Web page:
We would stress the need for a regulatory response for new and existing buildings in order to… protect building owners and occupants from the growing health impacts of overheating buildings.97

The Government needs to coordinate the regulatory response to overheating buildings and put the issue of public health front and centre. The Department of Health and Social Care should not overlook the health impacts of overheating simply because the solution may lie within another department’s policy.

Building regulations

64.The Adaptation Sub-Committee of the Committee on Climate Change note that a survey of building professionals found that 45% recognised overheating as an issue after the completion of the building work. According to CIBSE “the treatment of overheating at design stage is fundamental in increasing the resilience of buildings in hot events, now and in the future”.98 Zero Carbon Hub’s 2015 report on Overheating in Homes found that overheating affected housing providers’ reputations and led to costly remedial works. For instance, one housebuilder had to carry out £100,000 worth of retrofitting to bring a block of apartments within an acceptable temperature range.99

65.New buildings must conform to standards set in the Building Regulations Act 2010 (as amended). Building regulations are a set of performance-based legal requirements for design, construction and alterations to buildings. Building Regulation Part L focuses on conservation of fuel and power and requires that “reasonable provision shall be made for the conservation of fuel and power in buildings by limiting heat gains and losses.”100 This is the only reference to overheating in the building regulations, even though Part F relates to ventilation. The Adaptation Sub-Committee of the Committee on Climate Change set out in detail in its 2014, 2015 and 2017 reports to Parliament that there is a need for a legal requirement to minimise the risk to occupants from rising temperatures, however there remains no standard or regulation to prevent overheating in new buildings, other than a requirement to make ‘reasonable provision’ to limit heat gains for the purposes of fuel conservation. Thermal comfort is not addressed anywhere in the building regulations.101

66.Property developers can demonstrate compliance with the requirement to make reasonable provision to limit heat gains by following the guidance set out in the Government’s Approved Documents. However, there is industry concern that the guidance does not identify overheating buildings and that homes with poor thermal comfort continue to be built.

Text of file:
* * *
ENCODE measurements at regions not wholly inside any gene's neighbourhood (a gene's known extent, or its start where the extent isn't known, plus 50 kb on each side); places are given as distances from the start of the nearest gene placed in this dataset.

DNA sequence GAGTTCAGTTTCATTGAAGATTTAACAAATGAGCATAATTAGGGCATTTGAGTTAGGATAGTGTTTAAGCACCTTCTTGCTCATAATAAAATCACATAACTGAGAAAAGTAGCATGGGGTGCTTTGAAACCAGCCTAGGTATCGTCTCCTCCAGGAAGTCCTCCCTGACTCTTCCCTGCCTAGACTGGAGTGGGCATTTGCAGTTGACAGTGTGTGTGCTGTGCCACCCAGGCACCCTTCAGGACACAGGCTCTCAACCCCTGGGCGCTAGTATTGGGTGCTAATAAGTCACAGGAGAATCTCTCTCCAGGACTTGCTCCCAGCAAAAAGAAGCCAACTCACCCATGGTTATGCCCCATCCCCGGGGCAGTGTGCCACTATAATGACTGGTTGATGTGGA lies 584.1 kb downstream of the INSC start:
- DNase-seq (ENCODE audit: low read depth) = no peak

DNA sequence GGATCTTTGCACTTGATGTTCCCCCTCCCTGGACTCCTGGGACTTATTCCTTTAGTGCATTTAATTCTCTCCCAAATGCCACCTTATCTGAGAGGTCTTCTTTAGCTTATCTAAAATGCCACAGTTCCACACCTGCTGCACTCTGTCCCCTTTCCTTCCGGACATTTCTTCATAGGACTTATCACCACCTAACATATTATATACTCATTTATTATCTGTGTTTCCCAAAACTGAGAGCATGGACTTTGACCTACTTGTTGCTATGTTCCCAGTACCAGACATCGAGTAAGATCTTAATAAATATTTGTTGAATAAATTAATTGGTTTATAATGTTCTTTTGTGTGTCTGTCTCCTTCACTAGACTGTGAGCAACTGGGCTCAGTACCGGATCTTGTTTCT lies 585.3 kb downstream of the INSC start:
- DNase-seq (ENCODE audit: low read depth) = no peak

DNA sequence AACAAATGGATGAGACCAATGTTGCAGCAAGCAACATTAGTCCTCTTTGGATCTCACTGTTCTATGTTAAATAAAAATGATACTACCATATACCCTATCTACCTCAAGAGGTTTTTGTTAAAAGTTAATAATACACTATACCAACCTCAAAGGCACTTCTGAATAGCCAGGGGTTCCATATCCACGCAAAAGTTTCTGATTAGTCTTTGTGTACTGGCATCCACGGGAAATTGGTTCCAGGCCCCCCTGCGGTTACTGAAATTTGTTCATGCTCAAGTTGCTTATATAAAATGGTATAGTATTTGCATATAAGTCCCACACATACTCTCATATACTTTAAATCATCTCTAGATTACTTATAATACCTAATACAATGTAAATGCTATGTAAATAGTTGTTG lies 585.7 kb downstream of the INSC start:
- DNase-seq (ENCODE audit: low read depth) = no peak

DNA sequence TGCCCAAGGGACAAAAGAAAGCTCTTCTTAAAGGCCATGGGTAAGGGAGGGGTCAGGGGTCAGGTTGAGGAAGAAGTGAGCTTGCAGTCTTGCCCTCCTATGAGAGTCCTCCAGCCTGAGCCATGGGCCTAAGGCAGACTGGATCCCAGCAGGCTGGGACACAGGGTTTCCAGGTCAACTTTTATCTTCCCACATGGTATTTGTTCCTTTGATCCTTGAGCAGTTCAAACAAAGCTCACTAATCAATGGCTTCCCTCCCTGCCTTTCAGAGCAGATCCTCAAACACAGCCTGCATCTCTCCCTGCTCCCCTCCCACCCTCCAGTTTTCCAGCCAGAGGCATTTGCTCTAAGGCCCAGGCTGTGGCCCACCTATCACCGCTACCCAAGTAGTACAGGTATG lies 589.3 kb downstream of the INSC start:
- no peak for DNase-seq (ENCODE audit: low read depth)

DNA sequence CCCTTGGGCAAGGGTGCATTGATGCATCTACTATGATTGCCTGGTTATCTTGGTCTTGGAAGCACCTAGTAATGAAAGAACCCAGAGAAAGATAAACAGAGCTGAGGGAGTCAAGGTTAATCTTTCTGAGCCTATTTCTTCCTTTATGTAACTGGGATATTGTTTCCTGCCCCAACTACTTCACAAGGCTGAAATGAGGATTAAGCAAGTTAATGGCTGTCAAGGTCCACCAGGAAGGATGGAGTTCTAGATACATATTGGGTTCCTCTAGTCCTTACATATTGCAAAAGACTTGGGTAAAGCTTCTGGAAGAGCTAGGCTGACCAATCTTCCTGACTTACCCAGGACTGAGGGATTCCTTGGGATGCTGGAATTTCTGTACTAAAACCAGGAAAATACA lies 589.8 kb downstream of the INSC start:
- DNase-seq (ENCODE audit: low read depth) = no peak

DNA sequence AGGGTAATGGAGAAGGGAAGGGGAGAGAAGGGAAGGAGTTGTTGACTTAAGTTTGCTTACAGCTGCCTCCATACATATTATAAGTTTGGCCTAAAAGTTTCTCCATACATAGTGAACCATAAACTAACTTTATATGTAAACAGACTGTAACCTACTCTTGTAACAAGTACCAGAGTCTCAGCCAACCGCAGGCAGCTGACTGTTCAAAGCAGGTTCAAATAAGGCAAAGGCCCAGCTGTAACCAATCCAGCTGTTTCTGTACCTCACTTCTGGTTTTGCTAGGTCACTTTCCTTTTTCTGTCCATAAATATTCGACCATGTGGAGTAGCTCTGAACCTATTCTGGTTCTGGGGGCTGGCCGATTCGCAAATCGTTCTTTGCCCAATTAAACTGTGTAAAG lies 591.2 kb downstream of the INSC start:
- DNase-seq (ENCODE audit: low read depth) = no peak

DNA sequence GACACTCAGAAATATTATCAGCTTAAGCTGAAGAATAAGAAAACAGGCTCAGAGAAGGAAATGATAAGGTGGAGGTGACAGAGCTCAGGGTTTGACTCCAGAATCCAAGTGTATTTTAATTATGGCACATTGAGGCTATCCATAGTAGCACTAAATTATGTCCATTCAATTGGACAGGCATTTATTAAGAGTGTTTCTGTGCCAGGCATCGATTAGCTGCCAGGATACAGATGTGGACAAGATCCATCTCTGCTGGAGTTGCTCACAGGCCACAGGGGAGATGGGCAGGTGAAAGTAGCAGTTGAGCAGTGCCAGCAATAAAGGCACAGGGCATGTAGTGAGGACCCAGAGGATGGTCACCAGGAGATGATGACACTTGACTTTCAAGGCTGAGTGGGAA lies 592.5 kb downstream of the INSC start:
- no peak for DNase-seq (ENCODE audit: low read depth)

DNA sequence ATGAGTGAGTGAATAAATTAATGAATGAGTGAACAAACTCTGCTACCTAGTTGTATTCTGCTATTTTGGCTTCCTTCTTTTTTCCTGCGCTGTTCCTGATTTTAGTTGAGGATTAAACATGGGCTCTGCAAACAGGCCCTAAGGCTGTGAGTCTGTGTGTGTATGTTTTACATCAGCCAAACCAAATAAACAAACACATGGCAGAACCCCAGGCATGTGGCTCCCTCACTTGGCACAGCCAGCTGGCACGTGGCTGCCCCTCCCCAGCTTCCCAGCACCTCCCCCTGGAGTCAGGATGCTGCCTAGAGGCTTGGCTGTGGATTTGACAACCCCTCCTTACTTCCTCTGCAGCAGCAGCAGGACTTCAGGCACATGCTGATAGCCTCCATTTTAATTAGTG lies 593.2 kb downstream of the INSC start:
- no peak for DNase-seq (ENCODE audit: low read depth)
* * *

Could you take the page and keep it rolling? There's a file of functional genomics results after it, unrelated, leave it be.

Box 3: Approved Document L1A and Standard Assessment Procedure Appendix P

Approved Document L1A sets out how new dwellings can be made compliant with regulatory requirement relating to fuel conservation for “reasonable provision” to be made to limit heat gains:

(i) appropriate window size and orientation;

(ii) solar protection through shading;

(iii) other solar control measures;

(iv) ventilation (day and night);

(v) high thermal capacity.

To measure whether solar gains are excessive the Approved Document recommends the use of the Standard Assessment Procedure (SAP) Appendix P. Appendix P consists of a calculation for each month of June, July and August using average weather data for the month in question and produces a single predicted average internal temperature for the property for each month. Buildings are given a score of high, medium, slight or low risk of overheating. Only a ‘high’ score amounts to failure of the test

Source: https://www.gov.uk/government/publications/conservation-of-fuel-and-power-approved-document-l

67.Dr Anastasia Mylona told us that a dynamic thermo-modelling test to identify overheating buildings was removed from the Approved Document guidance in 2010.102 This test required the use of dynamic thermal modelling to assess overheating risk and introduce a more in-depth approach which considered solar gains, internal gains, fabric, occupancy profiles and hourly performance. CIBSE note that the removal of the test “was a downgrading of the treatment of overheating within the overall regulatory and guidance framework.”103

68.When we asked the Minister for Housing, Dominic Raab MP, why the test was removed from the guidance he responded:

Compliance can be achieved through dynamic thermal modelling tests if preferred; we have an illustrative list but it is not exhaustive. No one is saying that dynamic thermal modelling is not a legitimate way of addressing the regulation requirements.104